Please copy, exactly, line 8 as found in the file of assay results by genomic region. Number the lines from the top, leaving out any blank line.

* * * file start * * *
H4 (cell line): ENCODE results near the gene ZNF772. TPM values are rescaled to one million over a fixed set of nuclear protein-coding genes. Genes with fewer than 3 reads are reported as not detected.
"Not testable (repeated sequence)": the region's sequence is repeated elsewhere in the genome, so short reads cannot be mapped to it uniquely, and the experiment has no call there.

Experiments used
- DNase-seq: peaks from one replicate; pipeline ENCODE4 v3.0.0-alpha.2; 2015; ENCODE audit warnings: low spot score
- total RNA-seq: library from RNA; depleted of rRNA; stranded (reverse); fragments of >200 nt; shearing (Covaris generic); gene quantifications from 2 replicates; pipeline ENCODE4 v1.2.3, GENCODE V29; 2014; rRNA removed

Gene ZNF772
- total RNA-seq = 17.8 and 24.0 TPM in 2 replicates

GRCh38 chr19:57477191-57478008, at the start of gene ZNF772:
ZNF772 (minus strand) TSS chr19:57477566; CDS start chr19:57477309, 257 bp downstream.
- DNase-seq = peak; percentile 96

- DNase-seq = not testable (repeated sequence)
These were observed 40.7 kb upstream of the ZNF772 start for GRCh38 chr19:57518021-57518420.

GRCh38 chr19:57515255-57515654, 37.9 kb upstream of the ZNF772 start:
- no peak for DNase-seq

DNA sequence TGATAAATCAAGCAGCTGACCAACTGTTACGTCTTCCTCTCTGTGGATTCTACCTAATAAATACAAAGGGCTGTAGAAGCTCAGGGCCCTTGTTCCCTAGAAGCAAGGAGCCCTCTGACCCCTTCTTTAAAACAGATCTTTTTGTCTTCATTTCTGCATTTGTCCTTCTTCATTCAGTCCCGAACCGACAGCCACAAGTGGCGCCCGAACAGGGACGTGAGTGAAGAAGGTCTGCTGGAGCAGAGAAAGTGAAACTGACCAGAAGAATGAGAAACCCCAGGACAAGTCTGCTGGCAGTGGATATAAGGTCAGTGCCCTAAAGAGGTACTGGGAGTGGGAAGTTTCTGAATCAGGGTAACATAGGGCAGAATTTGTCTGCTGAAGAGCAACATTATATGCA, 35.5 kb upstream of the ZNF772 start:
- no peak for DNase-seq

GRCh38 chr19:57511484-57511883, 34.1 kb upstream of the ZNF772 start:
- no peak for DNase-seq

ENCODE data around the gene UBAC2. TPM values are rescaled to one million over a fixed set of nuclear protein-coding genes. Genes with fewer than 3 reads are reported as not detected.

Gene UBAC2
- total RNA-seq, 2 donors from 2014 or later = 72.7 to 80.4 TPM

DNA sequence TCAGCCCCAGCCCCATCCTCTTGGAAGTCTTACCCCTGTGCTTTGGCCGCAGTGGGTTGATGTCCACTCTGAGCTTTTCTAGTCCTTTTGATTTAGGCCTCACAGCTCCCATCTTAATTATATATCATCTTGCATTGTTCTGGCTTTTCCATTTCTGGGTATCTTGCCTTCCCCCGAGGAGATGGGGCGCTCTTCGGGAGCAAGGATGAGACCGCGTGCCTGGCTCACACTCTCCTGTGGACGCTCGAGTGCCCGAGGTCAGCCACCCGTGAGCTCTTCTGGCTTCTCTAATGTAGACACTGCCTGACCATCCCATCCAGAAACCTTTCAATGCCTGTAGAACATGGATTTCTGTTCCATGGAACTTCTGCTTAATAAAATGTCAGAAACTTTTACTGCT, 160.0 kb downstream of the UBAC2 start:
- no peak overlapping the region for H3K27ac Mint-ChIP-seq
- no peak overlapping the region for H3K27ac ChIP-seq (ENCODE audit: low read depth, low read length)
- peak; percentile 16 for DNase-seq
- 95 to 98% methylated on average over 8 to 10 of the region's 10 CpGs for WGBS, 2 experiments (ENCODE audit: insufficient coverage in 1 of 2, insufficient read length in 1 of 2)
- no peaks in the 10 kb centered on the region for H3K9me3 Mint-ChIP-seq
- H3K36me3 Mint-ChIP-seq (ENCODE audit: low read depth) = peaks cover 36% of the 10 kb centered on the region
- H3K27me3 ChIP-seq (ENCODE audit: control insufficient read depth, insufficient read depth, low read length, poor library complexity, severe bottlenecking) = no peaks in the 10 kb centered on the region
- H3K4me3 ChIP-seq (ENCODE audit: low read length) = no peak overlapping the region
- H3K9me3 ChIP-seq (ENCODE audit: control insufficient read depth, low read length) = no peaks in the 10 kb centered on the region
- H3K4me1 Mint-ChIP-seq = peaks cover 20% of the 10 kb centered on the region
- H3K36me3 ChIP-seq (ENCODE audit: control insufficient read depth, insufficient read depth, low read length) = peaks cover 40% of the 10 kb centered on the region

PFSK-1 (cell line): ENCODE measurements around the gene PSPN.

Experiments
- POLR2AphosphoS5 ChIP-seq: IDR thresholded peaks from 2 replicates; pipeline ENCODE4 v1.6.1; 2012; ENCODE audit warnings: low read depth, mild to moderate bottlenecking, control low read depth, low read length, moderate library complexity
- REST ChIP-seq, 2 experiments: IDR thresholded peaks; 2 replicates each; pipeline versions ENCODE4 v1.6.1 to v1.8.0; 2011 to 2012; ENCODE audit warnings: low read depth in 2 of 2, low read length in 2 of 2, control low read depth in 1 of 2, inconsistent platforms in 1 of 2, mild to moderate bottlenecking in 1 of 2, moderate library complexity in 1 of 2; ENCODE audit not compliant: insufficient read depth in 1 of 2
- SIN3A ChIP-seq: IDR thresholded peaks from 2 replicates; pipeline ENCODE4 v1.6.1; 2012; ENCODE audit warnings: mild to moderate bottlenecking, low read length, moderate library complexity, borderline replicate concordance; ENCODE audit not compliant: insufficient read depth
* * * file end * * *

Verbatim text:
GRCh38 chr19:57477191-57478008, at the start of gene ZNF772: